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Get to know RGGI: The cap-and-trade program clears a major hurdle

  • Julia Agos
The owners of Beaver Valley nuclear power station in Shippingport, Pa. reversed a decision to shut it down early, citing Gov. Tom Wolf's plan to join RGGI.

Amy Sisk / StateImpact Pennsylvania

The owners of Beaver Valley nuclear power station in Shippingport, Pa. reversed a decision to shut it down early, citing Gov. Tom Wolf's plan to join RGGI.

(Harrisburg) – Pennsylvania is set to become the first major fossil fuel-producing state to put a price on carbon emissions. The state oversight board for environmental regulations voted earlier this week to adopt the rule that will allow the commonwealth to join the Regional Greenhouse Gas Initiative.

witf · Get to know RGGI: The cap-and-trade program clears a major hurdle

Below are highlights of the interview, edited for length and clarity.

Here to tell us more is StateImpact Pennsylvania’s Rachel McDevitt. So, Rachel, what is RGGI and why is the state trying to join?

So RGGI, the Regional Greenhouse Gas Initiative, is a cap-and-trade program among 11 Northeastern and mid-Atlantic states. It’s an agreement that they’re all going to cap their carbon emissions. They’ll put a limit on those emissions from power plants, specifically. It’s not economy-wide – just power plants. They put a price on that carbon. They sell these allowances. So, each power plant has to pay a fee for each ton of carbon they emit under the program. That makes coal and dirtier sources of power, less competitive. And then the goal is to bring those emissions down over time.

The state is trying to join because Governor Wolf has some climate goals for Pennsylvania. He wants to cut carbon emissions 26% by 2025 and 80% by 2050. That’s by 2005 levels. So this is a key piece of his climate policy.

And what was so important about the EQB’s vote earlier this week?

The Environmental Quality Board is the oversight board that is in charge of promulgating environmental regulations in Pennsylvania. And so, their vote on Tuesday is sort of the last big step. There are a few more things before the regulation can be published and enacted, but this is a big step towards pushing this regulation over the finish line.

And it’s been in this process for close to two years, DEP had a draft and then they got public comment. Thousands of comments were filed on this regulation. They updated it, made this final version. And so now it is on the track towards becoming an official regulation.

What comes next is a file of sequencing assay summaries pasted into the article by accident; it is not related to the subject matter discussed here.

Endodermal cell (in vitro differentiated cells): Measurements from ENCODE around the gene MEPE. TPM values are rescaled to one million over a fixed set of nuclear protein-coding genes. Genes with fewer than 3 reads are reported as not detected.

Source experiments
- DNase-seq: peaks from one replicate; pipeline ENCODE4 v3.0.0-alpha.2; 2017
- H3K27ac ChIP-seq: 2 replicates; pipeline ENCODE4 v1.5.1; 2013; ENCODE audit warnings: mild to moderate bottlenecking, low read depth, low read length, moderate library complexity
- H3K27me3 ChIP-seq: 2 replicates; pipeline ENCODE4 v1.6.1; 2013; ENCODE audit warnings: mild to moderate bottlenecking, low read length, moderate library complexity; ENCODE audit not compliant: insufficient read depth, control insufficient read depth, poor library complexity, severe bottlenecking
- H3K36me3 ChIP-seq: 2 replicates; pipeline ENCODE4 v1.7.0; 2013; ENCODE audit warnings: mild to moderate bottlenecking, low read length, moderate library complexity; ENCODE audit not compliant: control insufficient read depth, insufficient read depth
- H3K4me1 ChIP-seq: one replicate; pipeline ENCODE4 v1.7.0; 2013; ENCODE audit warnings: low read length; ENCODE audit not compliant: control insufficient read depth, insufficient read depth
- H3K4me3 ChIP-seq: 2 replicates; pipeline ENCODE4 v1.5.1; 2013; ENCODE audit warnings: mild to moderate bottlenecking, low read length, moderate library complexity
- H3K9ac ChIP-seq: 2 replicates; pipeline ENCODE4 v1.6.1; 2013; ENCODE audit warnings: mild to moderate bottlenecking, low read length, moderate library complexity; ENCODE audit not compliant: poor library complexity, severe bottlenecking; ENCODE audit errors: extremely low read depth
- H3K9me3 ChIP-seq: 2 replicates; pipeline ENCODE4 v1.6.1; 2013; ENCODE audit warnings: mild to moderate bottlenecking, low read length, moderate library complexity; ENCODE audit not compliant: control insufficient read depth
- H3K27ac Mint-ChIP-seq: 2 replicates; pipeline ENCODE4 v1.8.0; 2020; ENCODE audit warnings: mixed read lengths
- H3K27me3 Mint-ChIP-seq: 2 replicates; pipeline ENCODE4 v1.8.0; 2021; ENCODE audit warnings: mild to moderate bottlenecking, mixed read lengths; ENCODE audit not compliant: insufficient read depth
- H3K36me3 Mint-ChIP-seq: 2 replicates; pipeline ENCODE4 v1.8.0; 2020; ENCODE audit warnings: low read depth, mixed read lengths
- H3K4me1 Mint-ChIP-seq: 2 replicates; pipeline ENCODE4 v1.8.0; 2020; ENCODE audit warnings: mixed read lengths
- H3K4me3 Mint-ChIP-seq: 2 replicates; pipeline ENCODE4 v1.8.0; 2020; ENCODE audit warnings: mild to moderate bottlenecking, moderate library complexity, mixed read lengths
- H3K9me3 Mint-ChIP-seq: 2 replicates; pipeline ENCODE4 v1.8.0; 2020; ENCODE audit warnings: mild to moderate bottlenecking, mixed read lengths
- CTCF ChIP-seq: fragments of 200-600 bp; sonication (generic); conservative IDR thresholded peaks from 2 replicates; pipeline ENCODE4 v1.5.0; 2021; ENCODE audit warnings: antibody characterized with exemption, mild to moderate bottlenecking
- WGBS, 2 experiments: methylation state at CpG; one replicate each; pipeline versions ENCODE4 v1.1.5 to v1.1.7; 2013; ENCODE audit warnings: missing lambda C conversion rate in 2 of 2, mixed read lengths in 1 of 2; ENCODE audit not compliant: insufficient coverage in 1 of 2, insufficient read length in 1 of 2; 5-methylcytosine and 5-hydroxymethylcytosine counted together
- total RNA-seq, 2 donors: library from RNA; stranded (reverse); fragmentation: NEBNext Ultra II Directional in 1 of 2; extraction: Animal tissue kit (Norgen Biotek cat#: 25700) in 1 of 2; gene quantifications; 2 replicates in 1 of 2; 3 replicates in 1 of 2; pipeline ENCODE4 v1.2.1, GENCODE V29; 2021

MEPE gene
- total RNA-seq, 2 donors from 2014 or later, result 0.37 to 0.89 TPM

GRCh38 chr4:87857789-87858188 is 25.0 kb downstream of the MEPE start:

There’s been a lot of opposition to RGGI. What do people who are against it have to say?

So, lawmakers Republicans, generally, in the General Assembly – who control the legislature. They do not like RGGI because they see it as a tax and only the legislature has the ability to enact a tax in Pennsylvania. So, they see this as gubernatorial overreach, on Governor Wolf’s part. They also say it’s going to be bad for Pennsylvania’s economy. Pennsylvania is a large power exporter. We export a lot of electricity to surrounding states. So, they say it’s going to hurt the power sector. It’s going to hurt people in coal communities that rely on mining or coal-fired power plants that support a large piece of their economies. And they see it as putting Pennsylvania at a disadvantage, generally.

So, we know why people are against it. What are some of the estimated benefits for joining?

The Department of Environmental Protection projects that by participating in RGGI, the state could avoid between 97 and 227 million tons of carbon emissions by 2030. And so, the upper range of that is nearly 10 times what the state could achieve without being in the program. It is supposed to ramp emission in the state down faster. And then by avoiding that pollution, DEP says that the state could realize up to $6 billion worth of health care benefits because by bringing down carbon dioxide emissions, those power plants will also be reducing co-pollutants that affect people’s respiratory health. So, DEP expects to see less respiratory issues, healthcare savings, and then by reducing pollution overall, the Commonwealth would be helping to mitigate the effects of climate change.

And what’s next for the regulation?

So there’s a few more regulatory hurdles that it has to clear. The Independent Regulatory Review Commission will make sure that the regulation is in the public interest. And the Attorney General’s office has to decide if it conflicts with any existing law. We could also see some legal challenges or legislative challenges to this rule. So, there’s not much in the way of regulation that has to happen, at this point, but we could see some more challenges before all is said and done.

StateImpact Pennsylvania’s Rachel McDevitt. Rachel, thanks for joining us.

Thank you.

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